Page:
Miami Police Chief Slams Texas Bill That Would Allow Unlicensed Carrying Of Handguns

"Common sense tells us" that the new gun measure is "ridiculous," said Art Acevedo, the former Houston police chief.

Miami Police Chief Art Acevedo on Sunday bashed a new Texas measure that would end most handgun licensing requirements in the state, calling the proposal “ridiculous” and in opposition to law enforcement agencies’ wishes.

Acevedo, who led the Houston Police Department for five years before taking the top spot on the Miami force in April, suggested during an appearance on CBS News’ “Face the Nation” that the so-called “constitutional carry” bill could make officers’ jobs more difficult.

“Look, there’s something that God gave us and that’s common sense,” Acevedo told host John Dickerson. “And common sense tells us that that is ridiculous. Law enforcement, police chiefs, sheriffs, police labor stood up together and made it real clear we do not support constitutional carry here in Texas or anywhere in this country.”

The bill, approved by the Republican-controlled Texas Legislature last week, would allow people to carry handguns without a license, and the background check and training that go with it.

Republican Gov. Greg Abbott said he would sign the measure despite opposition from law enforcement groups who warned the bill could endanger the safety of the public and police officers. Texas already has some of the loosest gun laws in the country.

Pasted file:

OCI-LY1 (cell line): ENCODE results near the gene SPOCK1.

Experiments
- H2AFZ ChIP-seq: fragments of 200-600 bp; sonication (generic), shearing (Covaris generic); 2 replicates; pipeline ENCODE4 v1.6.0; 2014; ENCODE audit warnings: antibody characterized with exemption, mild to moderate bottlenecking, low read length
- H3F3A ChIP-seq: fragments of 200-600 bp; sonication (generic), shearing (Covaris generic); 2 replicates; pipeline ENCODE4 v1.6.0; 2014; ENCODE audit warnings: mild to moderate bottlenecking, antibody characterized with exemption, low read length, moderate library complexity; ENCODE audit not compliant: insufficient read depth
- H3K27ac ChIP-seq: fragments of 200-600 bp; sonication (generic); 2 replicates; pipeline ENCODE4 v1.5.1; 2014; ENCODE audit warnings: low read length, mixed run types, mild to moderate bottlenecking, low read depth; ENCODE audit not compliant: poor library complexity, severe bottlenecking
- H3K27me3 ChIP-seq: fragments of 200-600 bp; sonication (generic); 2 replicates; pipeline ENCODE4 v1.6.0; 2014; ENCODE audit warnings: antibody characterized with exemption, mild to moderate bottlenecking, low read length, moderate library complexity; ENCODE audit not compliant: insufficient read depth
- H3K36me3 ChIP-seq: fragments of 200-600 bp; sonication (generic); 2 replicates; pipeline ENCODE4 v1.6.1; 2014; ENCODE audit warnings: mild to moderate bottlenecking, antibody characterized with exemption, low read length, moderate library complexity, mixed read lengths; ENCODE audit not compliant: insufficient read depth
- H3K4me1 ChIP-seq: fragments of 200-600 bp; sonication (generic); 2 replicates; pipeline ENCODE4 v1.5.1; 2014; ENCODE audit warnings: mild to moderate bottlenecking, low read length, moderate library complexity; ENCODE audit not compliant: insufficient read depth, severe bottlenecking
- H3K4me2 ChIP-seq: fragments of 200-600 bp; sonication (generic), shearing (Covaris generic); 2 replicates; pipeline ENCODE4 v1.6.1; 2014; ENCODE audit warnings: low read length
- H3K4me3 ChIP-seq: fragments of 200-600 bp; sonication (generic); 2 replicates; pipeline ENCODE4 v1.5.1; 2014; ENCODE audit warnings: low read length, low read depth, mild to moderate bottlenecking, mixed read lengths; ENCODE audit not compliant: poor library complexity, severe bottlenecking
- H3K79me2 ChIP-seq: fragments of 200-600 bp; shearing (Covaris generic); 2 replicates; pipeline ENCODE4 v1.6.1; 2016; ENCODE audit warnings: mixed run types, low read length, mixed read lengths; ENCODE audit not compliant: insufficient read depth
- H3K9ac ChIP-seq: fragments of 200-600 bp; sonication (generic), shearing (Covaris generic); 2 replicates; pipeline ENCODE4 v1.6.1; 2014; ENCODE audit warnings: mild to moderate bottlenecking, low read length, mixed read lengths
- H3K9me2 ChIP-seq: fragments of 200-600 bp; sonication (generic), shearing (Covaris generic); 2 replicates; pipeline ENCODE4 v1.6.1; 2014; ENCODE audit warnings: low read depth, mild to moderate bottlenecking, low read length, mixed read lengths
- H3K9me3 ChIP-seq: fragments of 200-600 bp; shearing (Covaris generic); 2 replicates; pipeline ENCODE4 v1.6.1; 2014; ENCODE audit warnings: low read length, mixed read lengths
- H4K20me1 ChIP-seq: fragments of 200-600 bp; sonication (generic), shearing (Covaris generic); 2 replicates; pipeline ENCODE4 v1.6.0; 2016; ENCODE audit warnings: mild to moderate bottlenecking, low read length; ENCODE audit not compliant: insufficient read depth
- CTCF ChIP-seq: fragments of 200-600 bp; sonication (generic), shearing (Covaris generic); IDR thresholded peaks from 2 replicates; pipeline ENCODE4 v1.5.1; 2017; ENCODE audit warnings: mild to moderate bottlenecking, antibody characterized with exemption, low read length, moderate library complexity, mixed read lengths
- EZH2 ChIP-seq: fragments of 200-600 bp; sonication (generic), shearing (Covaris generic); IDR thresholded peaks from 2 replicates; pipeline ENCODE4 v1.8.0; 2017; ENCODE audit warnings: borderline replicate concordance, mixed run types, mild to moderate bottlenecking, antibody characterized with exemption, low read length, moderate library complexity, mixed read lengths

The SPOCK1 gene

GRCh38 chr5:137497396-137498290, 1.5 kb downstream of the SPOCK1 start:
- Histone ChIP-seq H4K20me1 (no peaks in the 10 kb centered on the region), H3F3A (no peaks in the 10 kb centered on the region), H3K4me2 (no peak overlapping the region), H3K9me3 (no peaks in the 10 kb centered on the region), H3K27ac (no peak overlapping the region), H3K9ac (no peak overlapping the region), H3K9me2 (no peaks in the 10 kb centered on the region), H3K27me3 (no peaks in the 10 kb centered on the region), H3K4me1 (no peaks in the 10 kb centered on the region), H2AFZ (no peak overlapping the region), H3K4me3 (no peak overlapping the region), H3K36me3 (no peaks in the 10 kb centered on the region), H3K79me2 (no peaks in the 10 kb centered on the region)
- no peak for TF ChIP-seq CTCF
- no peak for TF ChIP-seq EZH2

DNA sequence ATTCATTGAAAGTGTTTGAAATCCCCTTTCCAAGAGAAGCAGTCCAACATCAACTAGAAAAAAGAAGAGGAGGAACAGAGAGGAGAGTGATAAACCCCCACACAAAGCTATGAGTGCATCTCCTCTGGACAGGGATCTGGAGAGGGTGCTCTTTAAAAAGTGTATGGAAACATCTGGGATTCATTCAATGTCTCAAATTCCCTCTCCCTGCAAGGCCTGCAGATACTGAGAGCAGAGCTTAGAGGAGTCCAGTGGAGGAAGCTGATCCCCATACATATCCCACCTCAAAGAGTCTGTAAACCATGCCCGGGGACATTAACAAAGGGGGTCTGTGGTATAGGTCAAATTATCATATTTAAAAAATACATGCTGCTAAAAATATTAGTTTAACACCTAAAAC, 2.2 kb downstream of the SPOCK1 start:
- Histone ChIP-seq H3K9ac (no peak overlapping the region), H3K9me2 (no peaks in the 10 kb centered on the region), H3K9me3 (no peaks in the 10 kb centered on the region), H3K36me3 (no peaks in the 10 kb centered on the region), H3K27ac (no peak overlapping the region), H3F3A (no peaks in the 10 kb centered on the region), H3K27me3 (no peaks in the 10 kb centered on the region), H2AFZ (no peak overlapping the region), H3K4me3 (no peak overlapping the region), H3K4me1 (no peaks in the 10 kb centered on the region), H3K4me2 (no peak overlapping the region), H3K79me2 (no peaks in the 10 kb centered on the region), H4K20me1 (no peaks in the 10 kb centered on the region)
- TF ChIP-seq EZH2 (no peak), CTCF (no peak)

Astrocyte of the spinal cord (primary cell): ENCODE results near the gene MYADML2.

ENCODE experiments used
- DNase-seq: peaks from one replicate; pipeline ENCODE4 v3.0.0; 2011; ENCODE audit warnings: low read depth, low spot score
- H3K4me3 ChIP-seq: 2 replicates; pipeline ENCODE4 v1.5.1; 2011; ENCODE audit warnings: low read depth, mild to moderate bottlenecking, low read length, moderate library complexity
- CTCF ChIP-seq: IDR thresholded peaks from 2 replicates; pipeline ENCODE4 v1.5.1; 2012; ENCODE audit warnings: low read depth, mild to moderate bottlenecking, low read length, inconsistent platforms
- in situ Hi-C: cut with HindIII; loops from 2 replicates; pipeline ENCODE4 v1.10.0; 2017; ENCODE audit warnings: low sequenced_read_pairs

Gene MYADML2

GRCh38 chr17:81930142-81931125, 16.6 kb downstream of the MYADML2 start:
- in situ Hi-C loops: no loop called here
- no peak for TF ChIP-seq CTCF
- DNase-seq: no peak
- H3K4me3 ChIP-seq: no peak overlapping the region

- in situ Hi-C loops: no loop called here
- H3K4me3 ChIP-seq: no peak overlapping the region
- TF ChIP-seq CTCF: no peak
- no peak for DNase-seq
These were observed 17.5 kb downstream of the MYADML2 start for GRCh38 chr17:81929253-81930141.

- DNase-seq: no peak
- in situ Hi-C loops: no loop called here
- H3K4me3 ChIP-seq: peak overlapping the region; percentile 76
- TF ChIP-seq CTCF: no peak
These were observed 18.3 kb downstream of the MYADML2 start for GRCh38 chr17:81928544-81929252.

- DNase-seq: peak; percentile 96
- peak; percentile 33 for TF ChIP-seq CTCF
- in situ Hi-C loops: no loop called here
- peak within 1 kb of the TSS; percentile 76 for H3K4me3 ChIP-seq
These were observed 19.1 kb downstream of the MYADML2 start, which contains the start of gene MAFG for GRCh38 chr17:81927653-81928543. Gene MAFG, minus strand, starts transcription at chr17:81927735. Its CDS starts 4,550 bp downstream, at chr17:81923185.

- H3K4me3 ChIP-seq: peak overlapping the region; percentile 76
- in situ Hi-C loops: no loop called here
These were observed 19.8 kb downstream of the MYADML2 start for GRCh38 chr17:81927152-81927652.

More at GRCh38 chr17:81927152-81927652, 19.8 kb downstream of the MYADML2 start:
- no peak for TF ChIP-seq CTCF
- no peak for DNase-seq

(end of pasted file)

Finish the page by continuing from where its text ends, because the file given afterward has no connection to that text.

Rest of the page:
“Most American gun owners don’t support constitutional carry,” Acevedo said Sunday, adding that Abbott only wants to sign the bill to “appear” as though he cares about police officers.

“They only support the Blue in word,” he continued. “It’s now time to support the Blue in deed by vetoing that bill. You’re either with law enforcement or you stand with the fringe that believe that everybody should have a firearm regardless of their character, their capabilities or their mental capacity.”

Acevedo urged Congress and local lawmakers to take action on gun violence or risk a continued increase in violent crime in major cities. According to The Gun Violence Archive, there have been more than a dozen mass murders ― which the group defines as four or more people killed ― across the U.S. in 2021 so far.

Earlier Sunday, a mass shooting erupted in Hialeah, about 20 miles northwest of Miami, outside a banquet hall that had been rented out for a concert. At least two people died and more than 20 others were injured when three gunman opened fire on the crowd, authorities said.

“They need to come out of their own corners ― the left and the right ― and come to the middle, which is where most Americans are,” Acevedo said Sunday. “We need to have universal background checks. We need to make burglarizing these licensed gun stores a federal crime with mandatory sentencing.”

“And we need the federal government and both sides to address this issue,” he added, “because without legislation ... we’re never going to get through this summer without much more death and destruction.”

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